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Using the Internet
- Is it clear who is responsible for the Web page? Who is the owner/publisher?
- Is it clear who wrote the material? Are their credentials clearly stated? Do they have authority in the field?
- If the material is copyrighted, is the name of the copyright holder given?
- Look at the web address - the domain may help determine authority:
- Are the sources for any factual information clearly listed so that verification is possible?
- Is the information clear of blatant grammatical, spelling and/or other typographical errors?
- If there are graphs or charts, are they clearly labeled? Is source information given?
- What is the purpose of providing the information? Public service, profit, or persuasion?
- Is there a financial or economic value to the site?
- Is the site designed to promote a particular idea or point of view?
- Is the site designed to educate?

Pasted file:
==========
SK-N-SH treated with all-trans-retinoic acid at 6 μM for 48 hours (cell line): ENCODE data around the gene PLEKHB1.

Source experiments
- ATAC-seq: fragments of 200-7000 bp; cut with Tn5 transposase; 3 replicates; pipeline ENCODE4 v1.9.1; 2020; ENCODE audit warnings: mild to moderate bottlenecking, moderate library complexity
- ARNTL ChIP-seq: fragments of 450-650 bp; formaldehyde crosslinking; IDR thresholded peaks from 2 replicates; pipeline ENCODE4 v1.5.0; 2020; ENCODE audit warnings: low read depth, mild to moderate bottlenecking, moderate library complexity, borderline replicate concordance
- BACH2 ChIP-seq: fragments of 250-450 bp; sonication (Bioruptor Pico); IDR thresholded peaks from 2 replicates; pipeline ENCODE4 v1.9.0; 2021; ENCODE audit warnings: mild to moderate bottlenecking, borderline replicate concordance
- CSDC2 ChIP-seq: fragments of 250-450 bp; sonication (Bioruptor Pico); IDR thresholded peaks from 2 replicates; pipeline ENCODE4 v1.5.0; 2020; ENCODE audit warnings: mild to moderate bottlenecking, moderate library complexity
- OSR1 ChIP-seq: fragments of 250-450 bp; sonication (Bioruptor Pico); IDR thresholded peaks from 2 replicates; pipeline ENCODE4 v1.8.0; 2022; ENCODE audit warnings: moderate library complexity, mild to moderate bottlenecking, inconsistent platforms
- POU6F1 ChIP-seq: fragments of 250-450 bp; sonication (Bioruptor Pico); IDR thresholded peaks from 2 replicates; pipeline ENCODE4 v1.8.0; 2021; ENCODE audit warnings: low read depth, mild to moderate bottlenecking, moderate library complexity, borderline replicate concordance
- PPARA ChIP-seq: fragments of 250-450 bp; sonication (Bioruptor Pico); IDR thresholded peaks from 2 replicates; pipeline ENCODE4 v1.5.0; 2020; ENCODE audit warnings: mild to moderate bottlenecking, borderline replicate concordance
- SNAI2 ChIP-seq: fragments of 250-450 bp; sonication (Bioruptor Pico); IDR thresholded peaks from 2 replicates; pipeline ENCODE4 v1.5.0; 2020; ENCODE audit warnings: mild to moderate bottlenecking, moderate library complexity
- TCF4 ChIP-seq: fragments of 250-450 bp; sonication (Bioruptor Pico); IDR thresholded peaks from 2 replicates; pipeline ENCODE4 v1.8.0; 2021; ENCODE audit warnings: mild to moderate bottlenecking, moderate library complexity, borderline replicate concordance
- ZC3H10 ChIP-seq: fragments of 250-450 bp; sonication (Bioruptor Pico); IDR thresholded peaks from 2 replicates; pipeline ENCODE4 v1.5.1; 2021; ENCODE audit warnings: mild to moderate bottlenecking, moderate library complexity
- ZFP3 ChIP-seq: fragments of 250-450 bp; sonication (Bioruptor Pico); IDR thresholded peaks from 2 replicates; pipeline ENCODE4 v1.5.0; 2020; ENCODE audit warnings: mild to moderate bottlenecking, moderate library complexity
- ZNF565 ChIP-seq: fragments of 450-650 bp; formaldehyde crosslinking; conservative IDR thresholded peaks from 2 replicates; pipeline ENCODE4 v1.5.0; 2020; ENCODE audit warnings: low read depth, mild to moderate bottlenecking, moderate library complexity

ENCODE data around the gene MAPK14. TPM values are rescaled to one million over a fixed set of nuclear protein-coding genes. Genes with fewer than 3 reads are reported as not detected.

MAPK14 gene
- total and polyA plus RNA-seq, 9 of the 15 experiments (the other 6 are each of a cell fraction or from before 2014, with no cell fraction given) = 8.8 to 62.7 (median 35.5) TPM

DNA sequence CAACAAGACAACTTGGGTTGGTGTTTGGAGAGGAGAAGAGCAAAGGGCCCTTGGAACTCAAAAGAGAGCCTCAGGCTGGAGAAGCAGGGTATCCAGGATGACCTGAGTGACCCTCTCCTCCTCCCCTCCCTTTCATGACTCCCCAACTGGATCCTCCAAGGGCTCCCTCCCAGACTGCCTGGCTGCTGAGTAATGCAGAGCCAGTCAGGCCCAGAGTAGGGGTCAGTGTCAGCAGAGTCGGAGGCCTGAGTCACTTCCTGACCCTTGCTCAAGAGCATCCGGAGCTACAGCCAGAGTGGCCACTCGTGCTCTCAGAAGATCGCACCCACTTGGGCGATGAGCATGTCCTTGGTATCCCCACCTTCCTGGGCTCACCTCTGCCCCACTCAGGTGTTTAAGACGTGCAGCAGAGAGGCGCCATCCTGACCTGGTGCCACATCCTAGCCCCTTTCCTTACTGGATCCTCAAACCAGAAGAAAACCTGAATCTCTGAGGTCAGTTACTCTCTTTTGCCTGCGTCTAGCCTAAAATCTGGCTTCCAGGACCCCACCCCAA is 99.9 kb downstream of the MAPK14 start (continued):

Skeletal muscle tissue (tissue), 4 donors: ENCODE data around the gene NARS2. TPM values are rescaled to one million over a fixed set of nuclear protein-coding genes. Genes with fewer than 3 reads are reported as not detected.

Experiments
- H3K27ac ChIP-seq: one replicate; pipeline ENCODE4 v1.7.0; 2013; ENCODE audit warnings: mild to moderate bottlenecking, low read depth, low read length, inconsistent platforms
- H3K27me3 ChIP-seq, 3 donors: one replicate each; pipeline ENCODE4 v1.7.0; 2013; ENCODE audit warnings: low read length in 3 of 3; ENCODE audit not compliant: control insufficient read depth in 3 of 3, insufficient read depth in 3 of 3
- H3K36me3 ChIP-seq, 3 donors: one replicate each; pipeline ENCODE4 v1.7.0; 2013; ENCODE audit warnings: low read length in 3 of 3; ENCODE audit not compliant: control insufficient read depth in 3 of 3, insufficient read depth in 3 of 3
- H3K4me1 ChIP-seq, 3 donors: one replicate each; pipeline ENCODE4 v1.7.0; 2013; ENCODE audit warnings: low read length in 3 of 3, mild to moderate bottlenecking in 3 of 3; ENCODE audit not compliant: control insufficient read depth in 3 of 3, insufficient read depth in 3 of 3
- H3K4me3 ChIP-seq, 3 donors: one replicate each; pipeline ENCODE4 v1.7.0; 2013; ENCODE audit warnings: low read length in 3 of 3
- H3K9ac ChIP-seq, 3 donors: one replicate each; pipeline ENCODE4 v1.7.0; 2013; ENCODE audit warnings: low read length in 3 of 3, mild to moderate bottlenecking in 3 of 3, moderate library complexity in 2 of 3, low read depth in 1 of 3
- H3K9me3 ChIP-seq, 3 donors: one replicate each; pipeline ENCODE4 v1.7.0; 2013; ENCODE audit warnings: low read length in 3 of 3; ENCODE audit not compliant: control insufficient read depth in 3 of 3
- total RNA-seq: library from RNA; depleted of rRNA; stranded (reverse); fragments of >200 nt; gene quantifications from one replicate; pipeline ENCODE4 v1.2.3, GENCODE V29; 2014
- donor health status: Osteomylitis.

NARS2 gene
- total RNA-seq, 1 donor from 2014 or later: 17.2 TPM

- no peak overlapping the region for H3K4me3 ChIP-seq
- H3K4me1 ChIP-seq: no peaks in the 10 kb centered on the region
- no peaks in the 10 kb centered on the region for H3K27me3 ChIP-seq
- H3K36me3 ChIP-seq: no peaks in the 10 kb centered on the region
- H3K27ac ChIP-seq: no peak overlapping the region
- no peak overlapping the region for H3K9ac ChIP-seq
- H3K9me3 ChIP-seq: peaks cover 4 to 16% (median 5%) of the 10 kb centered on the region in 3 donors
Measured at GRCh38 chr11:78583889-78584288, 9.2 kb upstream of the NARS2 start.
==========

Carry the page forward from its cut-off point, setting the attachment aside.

- Is the information free of advertising?
- If there is advertising is it clearly differentiated from the informational content?
- Are there dates on the page indicating when it was written or last revised?
- Are there indications that the material is kept current?
- Is all the information you need available to you? Is the site password protected?
(These criteria based on checklists in the book Web Wisdom: How to Evaluate and Create Information Quality on the Web by Jan Alexander and Marsha Ann Tate)
For More Info...
Evaluating Web Pages (UC Berkeley)
A guide with techniques that help you quickly find what you need to know about web pages and train your mind to think critically, even suspiciously, by asking a series of questions that will help you decide how much a web page is to be trusted.